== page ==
Though I do not practice in Lee County, it seems that the "early intervention docket" may be what is commonly called a pre-trial diversion or pre-trial intervention program, as this is your son's first offense. If that is the case, that option would divert your son from the criminal justice system. He would most likely have to perform community service, pay fees/fines, restitution (if required), and maybe take a class or two. If it is this type of program the length varies from county to county. The other option seems to be a plea bargain (not enough information is given, would it be a plea as charged or for a reduction to misdemeanor?) where your son would have to plea either guilty or no contest for an agreed upon sentence and the judge would "withhold adjudication," which under Florida law means that the conviction is not legally imposed. If this is correct, the first option would be best because if he completes all the terms and conditions the prosecutor would dismiss the charges and he could then petition the court to expunge his record. With the second option he may still be able to seal his record, but the first is preferable.
Seems like this is a matter where your son needs to hire a private attorney or go with the public defender. Ask questions, and be sure you have all the information needed to make an informed decision. The way this case is resolved will have an impact on your son's record and future.
The Early Intervention Docket is just a name given here in Lee County to felony cases the court more quickly sets for a hearing. It is NOT equivalent to pre-trial diversion. Although it is possible that PTD will be entered at the EID date. Other than that distinction, I agree with Mr. Corzo about what PTD is and what a withhold is.
Your goal should be to get the charges dropped or win at trial. The chances of this happening are maximized by having a good attorney to obtain discovery, take depositions, scrutinize the State's cases, prepare defenses, file pre-trial motions and prepare for trial. Early intervention is just the name of a court date where you are supposed to get a "favorable" offer. The problem is that no one will know what a favorable outcome for your son's cases is, including the prosecutor, because not enough will be known yet about the State's ability to prove the cases. Having adjudication withheld is a good thing because he will not be getting a felony conviction. However, it will still be on his record that he was sentenced on felony charges. You should talk to the public defender about whether there are any risks associated with passing up the early intervention plea (such as revoked offers that will get worse if not accepted) or whether it would be better to push toward trial and try to get the cases dismissed or at least reduced to misdemeanors. Much will depend on the strength of the evidence against your son.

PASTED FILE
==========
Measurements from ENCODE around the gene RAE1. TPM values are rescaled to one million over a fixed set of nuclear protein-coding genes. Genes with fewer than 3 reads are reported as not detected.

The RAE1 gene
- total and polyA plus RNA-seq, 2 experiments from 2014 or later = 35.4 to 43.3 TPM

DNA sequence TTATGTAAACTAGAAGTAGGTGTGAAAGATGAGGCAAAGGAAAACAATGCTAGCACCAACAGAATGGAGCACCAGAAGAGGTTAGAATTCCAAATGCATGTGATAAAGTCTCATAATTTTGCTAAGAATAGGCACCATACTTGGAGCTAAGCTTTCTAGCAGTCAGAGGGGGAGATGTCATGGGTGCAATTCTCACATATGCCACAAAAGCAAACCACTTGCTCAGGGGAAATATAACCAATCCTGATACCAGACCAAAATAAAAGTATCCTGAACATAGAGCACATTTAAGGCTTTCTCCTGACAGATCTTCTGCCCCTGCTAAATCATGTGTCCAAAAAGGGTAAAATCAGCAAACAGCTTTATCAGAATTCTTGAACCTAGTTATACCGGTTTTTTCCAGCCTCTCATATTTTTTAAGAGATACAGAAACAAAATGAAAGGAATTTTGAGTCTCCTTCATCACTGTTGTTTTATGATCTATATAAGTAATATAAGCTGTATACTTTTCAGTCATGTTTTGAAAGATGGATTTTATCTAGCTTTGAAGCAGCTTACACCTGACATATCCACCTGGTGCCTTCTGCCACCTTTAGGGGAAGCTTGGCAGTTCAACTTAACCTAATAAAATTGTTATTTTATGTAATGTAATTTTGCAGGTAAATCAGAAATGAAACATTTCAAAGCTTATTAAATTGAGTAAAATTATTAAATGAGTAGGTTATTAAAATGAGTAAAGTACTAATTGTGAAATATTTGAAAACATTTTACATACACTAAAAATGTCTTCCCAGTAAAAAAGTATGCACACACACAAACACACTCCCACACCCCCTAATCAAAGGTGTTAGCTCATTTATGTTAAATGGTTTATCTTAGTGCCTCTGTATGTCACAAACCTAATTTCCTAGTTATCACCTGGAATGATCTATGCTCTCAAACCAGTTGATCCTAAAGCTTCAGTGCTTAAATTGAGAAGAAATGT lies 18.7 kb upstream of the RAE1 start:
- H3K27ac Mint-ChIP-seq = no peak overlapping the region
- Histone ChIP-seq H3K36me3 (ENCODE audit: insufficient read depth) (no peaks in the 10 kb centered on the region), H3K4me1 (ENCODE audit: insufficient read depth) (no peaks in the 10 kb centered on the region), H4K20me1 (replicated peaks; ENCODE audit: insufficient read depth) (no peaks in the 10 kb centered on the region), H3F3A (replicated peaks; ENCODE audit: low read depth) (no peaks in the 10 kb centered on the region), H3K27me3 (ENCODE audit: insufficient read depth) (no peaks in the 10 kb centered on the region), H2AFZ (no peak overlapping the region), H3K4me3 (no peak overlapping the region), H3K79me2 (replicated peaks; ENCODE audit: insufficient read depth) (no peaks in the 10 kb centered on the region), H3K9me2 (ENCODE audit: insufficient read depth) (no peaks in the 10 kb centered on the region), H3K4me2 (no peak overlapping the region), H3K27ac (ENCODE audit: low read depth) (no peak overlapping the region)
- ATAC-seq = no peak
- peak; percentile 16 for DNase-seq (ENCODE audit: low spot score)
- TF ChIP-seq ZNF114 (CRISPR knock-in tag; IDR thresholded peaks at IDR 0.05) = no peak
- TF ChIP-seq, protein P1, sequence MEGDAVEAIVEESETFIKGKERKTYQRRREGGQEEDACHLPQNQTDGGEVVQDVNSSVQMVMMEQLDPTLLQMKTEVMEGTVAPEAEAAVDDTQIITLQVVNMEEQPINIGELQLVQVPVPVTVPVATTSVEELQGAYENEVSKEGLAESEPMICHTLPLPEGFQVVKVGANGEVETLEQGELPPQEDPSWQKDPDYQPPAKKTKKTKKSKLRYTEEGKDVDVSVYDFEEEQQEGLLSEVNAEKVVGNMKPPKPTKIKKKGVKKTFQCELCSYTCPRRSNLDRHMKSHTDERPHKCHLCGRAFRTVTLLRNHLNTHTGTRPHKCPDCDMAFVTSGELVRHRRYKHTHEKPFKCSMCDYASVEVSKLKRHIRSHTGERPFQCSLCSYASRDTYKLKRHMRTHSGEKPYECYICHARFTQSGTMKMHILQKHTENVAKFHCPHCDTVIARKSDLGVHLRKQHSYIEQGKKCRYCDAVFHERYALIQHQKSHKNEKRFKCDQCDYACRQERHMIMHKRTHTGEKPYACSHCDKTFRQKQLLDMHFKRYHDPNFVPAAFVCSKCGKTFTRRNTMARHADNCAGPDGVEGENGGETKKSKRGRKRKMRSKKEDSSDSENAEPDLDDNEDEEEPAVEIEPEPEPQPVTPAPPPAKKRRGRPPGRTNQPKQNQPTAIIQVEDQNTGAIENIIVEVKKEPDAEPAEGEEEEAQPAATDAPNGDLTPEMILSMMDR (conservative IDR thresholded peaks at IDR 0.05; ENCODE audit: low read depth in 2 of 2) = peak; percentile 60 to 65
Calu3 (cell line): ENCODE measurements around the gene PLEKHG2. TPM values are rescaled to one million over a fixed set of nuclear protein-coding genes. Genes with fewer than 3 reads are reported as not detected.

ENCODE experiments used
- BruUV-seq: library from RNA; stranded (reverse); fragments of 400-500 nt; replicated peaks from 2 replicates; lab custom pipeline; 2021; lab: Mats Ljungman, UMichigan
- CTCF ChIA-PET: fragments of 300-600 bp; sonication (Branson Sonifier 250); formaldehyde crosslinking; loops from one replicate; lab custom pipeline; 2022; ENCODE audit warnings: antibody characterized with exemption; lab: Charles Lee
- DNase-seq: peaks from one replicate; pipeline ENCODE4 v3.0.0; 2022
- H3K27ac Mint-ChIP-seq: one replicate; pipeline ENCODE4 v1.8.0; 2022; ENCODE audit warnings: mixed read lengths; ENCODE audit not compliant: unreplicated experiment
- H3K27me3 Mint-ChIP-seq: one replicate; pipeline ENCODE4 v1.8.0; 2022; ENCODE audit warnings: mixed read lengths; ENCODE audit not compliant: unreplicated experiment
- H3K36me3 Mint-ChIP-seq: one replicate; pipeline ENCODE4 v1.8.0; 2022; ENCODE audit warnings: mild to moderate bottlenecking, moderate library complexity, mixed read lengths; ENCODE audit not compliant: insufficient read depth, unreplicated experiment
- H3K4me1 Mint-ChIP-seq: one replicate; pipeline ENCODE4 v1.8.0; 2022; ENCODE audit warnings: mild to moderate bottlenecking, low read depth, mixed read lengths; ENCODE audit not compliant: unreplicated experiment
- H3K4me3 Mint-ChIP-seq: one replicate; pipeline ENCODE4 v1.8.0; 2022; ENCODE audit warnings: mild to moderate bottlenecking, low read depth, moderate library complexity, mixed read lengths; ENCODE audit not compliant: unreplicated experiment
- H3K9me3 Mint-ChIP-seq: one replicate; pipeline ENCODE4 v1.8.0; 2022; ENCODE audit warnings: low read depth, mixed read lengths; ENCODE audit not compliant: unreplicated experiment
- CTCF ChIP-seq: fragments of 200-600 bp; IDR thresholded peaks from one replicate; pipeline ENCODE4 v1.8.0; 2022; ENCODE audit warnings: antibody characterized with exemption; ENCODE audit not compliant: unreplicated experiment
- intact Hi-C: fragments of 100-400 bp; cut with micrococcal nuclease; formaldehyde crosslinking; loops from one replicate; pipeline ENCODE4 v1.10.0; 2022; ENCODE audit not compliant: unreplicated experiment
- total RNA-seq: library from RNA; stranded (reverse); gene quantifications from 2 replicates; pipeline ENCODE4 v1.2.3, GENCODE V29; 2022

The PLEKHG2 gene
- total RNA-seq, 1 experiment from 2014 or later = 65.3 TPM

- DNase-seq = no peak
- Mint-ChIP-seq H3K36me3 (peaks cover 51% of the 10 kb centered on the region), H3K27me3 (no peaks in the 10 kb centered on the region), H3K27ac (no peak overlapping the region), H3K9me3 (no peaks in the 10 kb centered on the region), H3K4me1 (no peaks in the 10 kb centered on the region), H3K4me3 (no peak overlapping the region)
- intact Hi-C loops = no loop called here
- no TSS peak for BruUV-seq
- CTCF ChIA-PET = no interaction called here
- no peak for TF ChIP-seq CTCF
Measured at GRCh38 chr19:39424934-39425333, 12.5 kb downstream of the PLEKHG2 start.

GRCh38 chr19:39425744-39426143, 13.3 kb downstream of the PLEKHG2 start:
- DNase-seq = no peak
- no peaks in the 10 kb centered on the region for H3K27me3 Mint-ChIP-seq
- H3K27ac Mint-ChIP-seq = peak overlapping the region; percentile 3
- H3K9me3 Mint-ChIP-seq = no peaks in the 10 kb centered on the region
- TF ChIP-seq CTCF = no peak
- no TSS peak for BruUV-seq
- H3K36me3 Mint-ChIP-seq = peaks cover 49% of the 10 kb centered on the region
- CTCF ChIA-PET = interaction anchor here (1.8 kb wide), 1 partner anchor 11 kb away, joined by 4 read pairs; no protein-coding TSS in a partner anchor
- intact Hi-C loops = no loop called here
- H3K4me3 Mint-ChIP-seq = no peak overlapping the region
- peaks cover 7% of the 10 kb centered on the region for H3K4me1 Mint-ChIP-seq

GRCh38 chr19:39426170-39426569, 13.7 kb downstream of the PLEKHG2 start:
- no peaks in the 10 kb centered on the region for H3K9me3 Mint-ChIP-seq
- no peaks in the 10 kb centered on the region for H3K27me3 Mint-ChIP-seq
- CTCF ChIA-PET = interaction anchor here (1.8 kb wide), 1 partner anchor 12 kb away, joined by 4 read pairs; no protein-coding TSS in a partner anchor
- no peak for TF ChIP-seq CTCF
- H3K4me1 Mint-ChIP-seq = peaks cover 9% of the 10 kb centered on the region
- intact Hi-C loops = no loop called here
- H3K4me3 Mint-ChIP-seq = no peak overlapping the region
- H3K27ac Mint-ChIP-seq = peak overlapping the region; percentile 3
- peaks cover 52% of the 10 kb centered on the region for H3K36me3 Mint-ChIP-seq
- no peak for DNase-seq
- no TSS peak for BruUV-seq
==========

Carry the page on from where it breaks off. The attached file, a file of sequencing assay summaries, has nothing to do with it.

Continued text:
This content is informational only and does not establish an attorney-client relationship.
In a nutshell, Early Intervention Docket (EID) is an expedited resolution proceeding and Withholding Adjudication is a sentencing term which reflects your non-conviction for a criminal charge or accusation. Both can be favorable but not automatic. There are several reasons why your son may want his case scheduled for EID but that does not guarantee a withholding of adjudication. Likewise a withholding of adjudication can be obtained, under the right set of circumstances, beyond an EID date. There is also the possibility that neither EID nor a withholding of adjudication may be the right option. An affordable, experienced attorney can meet with you and/or visit your son, review his case and discuss his possible options.
Your best bet is to have your son represented by the lawyer of his choice instead of an attorney by default. Let us know if you wish to schedule an appointment with our Firm by calling 239-337-0123.
Either way, I wish you luck.
MC Fernandez III, Esq.
I agree with the answers previously submitted. The Early Intervention Docket is a name that is used in Lee County to handle cases for individuals with little to no criminal history in an expedited manner. Depending on the facts of the case(s), a Diversion program may be offered through EID. A withhold of adjudication is a sentencing term which reflects your non-conviction for a criminal charge or accusation. I would advise your son to meet with an attorney and hire an attorney of his choosing that will best evaluate the case and explain, in detail, his various options.